Boone County Assessor Tom Schauwecker has a question for Ameren Missouri executives.
"Would Ameren sell its natural gas facilities for what they want to appreciate?"
The answer to the question should impact three related debates about Ameren and the tariffs customers end up charging for electricity. The investor-owned utility giant announced last week that it is looking to increase tariffs for both electricity and natural gas customers.
Since Ameren is a monopoly, it must seek approval for such rate increases from the Public Service Commission. However, this is generally just an over speeding. Legislative changes in favor of the utility company and a weakened office of the public attorney supposed to represent consumers have made Missouri regulators a hallmark over the years.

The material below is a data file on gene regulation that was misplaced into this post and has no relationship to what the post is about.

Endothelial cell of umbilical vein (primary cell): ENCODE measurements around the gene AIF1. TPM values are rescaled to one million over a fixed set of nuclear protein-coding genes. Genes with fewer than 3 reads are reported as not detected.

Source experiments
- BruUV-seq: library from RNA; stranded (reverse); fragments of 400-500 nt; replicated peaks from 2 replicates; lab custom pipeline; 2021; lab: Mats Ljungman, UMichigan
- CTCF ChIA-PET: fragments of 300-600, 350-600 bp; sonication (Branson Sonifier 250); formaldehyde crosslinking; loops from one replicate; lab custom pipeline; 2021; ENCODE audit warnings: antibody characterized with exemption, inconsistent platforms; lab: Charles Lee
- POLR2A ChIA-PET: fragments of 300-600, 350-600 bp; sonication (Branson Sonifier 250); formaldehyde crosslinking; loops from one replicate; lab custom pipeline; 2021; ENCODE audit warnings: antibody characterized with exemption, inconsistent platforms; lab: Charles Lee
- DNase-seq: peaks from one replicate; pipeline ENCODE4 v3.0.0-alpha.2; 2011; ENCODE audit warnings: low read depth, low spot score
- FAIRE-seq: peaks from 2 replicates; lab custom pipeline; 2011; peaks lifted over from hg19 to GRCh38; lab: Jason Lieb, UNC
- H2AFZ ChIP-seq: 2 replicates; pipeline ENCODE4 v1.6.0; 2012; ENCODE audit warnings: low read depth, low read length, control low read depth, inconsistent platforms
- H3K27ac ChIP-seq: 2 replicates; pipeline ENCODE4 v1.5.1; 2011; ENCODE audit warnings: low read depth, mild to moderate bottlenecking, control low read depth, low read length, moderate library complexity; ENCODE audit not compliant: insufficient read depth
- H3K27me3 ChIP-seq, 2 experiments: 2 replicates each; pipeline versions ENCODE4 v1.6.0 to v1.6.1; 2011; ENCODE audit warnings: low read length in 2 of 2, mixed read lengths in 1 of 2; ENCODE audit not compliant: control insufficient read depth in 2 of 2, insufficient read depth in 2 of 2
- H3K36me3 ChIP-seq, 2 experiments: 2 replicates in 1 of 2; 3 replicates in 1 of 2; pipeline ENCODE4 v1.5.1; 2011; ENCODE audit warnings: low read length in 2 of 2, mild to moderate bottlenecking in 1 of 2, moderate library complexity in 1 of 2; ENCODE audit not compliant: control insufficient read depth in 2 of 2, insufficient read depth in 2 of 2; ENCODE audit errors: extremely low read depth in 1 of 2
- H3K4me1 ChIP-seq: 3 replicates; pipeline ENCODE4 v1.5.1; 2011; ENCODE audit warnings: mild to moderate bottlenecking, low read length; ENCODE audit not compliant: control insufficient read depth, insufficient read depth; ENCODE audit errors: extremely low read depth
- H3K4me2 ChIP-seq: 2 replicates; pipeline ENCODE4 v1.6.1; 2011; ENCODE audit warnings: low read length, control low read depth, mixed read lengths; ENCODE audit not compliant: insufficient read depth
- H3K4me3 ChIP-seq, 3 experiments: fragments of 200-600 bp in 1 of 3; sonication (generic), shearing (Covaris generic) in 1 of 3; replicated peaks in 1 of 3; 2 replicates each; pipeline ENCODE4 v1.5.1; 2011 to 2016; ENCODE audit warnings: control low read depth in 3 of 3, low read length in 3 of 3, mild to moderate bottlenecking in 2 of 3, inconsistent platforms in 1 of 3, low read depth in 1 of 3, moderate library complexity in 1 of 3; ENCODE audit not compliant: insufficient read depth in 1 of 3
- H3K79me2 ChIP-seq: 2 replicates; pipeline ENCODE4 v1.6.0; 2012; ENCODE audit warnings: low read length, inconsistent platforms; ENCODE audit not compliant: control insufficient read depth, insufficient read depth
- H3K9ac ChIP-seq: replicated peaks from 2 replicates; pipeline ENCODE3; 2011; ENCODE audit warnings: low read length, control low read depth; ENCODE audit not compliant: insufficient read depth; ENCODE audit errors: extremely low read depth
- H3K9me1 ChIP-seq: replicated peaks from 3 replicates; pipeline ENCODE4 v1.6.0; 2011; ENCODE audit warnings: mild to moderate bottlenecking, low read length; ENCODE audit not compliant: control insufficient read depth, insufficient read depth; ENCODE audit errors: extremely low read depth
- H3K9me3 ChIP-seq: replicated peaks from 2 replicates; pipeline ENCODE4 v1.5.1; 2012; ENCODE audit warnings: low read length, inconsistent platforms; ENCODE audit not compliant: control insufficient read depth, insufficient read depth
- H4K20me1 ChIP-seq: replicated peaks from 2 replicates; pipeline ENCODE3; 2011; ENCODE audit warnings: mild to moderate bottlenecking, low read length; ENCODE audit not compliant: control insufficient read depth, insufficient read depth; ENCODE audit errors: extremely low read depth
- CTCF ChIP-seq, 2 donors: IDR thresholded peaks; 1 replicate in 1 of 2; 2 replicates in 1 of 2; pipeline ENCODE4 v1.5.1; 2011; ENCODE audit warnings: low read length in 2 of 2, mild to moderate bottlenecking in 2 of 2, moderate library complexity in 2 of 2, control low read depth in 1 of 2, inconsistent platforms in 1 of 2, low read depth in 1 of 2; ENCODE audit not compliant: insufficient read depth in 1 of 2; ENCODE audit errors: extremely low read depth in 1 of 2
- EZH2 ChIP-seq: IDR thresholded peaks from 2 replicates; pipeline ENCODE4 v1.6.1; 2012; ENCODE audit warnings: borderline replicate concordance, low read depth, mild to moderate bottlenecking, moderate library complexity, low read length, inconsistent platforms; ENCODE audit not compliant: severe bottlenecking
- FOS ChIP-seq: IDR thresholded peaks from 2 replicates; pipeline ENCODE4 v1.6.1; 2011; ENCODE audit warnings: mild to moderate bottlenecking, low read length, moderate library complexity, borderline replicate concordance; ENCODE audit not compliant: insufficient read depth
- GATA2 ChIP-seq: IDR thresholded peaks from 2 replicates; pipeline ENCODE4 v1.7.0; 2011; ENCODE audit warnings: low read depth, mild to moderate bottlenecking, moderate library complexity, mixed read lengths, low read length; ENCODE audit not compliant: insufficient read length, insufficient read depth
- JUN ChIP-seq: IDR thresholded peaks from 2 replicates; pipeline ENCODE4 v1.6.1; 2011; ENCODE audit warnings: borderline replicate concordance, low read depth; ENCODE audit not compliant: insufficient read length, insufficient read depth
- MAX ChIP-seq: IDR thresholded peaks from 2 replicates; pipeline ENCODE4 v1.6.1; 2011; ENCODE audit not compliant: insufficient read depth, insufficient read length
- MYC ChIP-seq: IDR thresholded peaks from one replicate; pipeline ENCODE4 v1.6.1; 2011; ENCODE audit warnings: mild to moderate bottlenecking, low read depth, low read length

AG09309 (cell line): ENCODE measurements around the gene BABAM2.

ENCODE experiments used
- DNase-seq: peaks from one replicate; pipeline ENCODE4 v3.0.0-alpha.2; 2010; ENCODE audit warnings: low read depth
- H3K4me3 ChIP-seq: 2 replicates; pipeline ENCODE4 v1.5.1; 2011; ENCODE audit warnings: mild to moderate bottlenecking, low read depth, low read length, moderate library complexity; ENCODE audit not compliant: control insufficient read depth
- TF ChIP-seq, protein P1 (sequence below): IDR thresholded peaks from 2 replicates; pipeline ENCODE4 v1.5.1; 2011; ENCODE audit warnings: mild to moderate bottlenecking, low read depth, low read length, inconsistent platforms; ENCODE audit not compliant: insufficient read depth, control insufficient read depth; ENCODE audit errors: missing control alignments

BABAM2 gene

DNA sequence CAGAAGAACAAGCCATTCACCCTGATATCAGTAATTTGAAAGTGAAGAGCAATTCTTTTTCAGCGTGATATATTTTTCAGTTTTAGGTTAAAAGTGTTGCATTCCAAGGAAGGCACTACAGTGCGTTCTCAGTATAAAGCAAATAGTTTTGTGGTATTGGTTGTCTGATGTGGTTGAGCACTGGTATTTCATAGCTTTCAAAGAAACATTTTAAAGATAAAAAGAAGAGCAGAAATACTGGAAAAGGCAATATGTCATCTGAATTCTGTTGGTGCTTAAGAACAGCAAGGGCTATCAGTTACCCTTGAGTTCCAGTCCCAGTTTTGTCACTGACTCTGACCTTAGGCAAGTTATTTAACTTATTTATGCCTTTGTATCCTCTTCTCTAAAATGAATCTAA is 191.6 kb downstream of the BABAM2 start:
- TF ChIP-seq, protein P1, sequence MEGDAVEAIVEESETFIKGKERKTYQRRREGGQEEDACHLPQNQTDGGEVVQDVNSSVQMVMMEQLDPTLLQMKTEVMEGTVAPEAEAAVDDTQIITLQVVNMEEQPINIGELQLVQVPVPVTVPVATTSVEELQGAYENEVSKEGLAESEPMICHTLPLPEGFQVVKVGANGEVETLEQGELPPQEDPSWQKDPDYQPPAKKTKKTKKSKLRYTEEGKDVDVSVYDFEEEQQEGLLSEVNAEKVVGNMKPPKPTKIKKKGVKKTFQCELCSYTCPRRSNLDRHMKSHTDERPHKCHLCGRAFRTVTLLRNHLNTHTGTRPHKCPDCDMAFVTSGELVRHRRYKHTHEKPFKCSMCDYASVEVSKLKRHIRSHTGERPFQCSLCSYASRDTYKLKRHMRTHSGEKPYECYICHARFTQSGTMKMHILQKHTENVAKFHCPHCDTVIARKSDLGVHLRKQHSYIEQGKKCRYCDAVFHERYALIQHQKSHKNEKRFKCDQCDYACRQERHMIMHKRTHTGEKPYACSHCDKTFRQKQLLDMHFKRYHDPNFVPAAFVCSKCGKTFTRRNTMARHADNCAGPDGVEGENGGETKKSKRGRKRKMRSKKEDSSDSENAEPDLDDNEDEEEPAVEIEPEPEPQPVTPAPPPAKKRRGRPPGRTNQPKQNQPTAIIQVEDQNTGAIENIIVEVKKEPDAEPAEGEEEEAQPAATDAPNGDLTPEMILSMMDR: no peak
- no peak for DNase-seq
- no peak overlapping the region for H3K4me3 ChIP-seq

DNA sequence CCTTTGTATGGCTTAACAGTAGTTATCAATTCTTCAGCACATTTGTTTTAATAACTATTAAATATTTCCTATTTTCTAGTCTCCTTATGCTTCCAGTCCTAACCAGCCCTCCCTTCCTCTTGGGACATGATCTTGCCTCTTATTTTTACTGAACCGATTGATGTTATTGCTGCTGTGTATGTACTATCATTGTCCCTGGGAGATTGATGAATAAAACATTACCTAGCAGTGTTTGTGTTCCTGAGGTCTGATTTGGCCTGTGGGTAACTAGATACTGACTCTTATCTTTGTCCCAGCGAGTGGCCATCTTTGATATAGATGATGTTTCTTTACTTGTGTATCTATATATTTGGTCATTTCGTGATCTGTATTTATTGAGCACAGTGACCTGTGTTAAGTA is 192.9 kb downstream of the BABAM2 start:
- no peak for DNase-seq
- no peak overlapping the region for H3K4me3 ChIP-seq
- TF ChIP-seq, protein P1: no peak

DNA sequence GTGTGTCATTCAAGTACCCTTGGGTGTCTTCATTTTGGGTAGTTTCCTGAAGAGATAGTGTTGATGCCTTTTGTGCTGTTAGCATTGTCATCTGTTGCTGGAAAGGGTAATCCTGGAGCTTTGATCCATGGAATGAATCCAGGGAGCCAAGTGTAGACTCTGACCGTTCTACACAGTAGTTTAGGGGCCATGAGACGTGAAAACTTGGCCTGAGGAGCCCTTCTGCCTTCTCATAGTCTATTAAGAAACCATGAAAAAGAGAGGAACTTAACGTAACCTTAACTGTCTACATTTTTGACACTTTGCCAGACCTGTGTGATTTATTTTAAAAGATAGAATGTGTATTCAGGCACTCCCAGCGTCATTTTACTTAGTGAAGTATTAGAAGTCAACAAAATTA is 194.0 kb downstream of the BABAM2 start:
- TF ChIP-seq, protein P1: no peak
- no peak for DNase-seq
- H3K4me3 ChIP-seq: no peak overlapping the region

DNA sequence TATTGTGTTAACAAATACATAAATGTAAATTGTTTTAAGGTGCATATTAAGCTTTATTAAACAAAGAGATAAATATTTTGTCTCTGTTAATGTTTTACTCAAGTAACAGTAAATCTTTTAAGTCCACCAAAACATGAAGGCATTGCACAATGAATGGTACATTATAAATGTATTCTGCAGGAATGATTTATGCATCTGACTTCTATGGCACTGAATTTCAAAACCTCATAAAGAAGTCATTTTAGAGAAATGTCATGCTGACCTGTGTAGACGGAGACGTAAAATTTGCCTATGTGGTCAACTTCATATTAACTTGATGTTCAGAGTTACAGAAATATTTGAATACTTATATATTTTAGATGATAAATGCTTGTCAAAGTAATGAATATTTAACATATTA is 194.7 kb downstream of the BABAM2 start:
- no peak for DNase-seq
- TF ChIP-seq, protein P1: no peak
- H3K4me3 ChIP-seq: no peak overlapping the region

Ameren says it needs to raise your interest rates to fund new investments in the power grid, and that's a good thing so that Missouri doesn't experience a Texas-type outage. As Ameren's left hand seeks an increase in tax rates, the right hand tries to save millions in tax payments that are used to fund rural schools.